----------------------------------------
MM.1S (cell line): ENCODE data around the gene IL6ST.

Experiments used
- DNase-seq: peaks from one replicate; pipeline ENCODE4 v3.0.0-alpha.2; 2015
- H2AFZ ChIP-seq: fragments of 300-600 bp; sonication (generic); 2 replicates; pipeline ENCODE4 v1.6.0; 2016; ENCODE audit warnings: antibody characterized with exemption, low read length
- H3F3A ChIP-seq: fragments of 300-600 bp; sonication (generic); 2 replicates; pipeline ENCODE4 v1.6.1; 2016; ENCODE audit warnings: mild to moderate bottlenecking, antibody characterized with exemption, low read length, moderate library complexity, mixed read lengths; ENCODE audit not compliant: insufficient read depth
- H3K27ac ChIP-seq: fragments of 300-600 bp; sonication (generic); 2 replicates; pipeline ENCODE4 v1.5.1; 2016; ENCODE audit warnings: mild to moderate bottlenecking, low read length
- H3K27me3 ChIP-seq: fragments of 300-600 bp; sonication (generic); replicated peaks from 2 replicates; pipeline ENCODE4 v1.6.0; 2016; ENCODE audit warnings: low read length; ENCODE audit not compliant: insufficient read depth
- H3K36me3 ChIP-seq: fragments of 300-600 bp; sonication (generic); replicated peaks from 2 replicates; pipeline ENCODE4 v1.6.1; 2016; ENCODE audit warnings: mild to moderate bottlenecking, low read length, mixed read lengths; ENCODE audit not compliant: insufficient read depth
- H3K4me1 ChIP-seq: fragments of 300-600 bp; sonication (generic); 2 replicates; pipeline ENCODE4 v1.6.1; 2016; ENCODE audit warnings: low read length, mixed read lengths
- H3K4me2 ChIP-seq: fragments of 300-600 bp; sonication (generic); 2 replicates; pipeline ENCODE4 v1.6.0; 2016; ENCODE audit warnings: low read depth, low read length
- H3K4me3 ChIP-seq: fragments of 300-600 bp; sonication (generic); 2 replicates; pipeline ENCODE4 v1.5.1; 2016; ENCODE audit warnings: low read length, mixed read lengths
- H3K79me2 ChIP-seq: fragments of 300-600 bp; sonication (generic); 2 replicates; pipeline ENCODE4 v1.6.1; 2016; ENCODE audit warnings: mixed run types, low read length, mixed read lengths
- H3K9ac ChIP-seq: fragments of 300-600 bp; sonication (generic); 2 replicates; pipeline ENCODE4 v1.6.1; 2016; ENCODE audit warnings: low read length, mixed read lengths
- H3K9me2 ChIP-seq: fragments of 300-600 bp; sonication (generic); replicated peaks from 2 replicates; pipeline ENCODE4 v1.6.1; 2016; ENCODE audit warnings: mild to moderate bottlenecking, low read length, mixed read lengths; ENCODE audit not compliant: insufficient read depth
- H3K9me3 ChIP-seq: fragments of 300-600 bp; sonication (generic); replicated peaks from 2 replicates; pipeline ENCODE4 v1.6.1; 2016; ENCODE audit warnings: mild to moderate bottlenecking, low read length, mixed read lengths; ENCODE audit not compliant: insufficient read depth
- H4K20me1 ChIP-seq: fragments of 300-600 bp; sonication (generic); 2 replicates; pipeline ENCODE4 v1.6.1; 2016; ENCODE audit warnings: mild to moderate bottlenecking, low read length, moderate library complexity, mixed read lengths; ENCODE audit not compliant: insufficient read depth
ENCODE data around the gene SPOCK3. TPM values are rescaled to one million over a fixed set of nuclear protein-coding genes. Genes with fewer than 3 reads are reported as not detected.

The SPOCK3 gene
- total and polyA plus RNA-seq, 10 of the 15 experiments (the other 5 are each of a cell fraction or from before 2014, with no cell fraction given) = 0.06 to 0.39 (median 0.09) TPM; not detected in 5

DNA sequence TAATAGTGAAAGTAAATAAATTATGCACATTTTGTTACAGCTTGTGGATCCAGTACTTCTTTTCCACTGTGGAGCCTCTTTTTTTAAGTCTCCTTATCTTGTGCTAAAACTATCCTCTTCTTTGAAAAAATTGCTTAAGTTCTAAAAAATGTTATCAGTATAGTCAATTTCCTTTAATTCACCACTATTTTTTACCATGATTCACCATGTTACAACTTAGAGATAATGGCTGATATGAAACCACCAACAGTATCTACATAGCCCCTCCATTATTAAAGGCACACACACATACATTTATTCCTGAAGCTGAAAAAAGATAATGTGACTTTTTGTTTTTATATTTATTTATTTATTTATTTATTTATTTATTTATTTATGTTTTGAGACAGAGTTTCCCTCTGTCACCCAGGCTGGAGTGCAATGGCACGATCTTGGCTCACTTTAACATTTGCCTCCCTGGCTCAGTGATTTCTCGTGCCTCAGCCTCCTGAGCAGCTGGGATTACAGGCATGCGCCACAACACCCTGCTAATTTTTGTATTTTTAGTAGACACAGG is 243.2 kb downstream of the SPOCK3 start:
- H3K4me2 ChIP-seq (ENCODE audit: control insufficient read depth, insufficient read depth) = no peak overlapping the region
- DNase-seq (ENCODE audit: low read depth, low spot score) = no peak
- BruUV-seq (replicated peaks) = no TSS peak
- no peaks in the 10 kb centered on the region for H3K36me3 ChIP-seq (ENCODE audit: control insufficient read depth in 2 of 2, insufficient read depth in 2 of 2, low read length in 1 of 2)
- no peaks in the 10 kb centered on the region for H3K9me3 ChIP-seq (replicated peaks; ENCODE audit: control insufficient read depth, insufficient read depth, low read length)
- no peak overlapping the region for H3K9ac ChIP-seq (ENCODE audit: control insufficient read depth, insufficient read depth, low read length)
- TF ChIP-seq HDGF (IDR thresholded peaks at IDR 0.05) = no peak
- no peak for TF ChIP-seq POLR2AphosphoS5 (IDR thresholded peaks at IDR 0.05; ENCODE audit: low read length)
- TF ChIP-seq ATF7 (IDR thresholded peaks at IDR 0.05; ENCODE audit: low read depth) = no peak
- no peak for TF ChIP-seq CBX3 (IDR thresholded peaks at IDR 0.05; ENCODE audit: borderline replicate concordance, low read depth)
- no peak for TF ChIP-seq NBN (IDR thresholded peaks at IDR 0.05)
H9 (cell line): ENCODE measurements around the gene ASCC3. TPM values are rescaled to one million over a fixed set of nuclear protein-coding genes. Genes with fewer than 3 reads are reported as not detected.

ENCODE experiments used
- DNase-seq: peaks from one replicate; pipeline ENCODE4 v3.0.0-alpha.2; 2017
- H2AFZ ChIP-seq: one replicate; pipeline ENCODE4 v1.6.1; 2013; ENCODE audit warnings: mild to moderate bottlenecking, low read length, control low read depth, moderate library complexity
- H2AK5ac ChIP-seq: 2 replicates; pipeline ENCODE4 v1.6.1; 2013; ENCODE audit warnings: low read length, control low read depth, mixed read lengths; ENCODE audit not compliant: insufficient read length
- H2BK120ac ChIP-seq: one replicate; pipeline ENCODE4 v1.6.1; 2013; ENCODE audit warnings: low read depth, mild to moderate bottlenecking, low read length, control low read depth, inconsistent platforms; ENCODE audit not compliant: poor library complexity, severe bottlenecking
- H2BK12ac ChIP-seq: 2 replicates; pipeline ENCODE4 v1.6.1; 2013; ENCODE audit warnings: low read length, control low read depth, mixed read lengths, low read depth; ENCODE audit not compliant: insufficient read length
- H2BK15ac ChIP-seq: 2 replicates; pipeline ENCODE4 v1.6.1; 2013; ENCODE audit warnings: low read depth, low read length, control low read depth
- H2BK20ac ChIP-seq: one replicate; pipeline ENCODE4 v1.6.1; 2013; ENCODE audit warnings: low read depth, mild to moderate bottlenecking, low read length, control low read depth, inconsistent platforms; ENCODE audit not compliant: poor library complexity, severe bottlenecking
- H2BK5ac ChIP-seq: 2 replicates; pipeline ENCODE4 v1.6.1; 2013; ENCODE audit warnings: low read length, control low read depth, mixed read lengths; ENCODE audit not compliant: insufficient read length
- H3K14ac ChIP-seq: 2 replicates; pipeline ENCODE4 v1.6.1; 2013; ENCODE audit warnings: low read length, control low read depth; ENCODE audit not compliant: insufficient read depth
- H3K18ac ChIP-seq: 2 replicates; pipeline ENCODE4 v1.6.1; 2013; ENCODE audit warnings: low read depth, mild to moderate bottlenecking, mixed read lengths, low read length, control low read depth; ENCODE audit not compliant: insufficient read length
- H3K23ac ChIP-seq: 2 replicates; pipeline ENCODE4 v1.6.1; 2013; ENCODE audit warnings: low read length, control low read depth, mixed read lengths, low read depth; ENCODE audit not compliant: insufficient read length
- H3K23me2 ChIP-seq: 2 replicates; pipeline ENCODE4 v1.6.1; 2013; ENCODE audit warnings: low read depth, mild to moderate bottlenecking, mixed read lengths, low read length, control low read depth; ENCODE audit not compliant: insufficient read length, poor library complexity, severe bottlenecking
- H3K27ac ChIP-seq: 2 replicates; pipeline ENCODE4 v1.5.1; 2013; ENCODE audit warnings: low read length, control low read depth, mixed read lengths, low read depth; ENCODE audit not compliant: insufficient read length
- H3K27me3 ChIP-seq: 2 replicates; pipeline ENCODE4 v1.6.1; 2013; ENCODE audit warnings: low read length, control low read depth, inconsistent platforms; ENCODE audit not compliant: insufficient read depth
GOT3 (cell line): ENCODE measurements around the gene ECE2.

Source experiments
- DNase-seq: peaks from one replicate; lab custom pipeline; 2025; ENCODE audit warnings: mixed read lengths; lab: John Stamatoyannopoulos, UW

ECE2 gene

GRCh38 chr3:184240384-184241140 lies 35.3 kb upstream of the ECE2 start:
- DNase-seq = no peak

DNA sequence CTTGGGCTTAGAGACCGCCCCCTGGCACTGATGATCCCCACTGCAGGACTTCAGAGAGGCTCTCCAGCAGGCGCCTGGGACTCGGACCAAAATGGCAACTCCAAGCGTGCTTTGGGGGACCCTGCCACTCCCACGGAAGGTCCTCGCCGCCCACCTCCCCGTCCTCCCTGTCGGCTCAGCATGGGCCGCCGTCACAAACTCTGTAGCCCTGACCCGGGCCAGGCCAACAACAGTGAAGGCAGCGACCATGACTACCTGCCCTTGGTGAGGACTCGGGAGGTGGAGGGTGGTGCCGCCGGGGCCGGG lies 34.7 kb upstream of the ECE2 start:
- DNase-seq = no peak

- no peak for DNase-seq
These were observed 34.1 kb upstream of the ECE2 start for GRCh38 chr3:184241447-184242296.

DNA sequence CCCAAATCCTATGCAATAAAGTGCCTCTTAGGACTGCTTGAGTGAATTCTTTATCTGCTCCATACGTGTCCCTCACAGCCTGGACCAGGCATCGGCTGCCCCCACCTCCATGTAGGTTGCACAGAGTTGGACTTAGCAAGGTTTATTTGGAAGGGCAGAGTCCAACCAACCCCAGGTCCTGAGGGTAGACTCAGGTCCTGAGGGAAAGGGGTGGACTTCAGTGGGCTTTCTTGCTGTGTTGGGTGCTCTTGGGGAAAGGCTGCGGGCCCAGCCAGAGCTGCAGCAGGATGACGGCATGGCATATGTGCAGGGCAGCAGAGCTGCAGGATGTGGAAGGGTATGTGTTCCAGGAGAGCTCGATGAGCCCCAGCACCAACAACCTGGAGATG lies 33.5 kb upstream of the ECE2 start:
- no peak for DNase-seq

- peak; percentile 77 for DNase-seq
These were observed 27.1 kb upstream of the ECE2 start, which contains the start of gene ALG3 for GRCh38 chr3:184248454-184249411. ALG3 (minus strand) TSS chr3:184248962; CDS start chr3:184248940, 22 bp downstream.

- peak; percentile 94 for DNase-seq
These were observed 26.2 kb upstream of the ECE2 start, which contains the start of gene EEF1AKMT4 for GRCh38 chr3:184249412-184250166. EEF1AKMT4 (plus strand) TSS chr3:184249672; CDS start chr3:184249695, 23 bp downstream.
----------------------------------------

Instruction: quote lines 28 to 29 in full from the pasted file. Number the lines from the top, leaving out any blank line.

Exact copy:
- no peak for TF ChIP-seq POLR2AphosphoS5 (IDR thresholded peaks at IDR 0.05; ENCODE audit: low read length)
- TF ChIP-seq ATF7 (IDR thresholded peaks at IDR 0.05; ENCODE audit: low read depth) = no peak